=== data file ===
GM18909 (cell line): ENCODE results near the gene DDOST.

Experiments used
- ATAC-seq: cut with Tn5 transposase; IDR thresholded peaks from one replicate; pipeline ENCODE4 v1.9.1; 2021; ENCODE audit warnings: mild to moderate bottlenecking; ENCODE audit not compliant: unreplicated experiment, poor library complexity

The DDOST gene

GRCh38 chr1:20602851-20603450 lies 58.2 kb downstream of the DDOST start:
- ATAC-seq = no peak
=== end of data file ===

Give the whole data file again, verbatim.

GM18909 (cell line): ENCODE results near the gene DDOST.

Experiments used
- ATAC-seq: cut with Tn5 transposase; IDR thresholded peaks from one replicate; pipeline ENCODE4 v1.9.1; 2021; ENCODE audit warnings: mild to moderate bottlenecking; ENCODE audit not compliant: unreplicated experiment, poor library complexity

The DDOST gene

GRCh38 chr1:20602851-20603450 lies 58.2 kb downstream of the DDOST start:
- ATAC-seq = no peak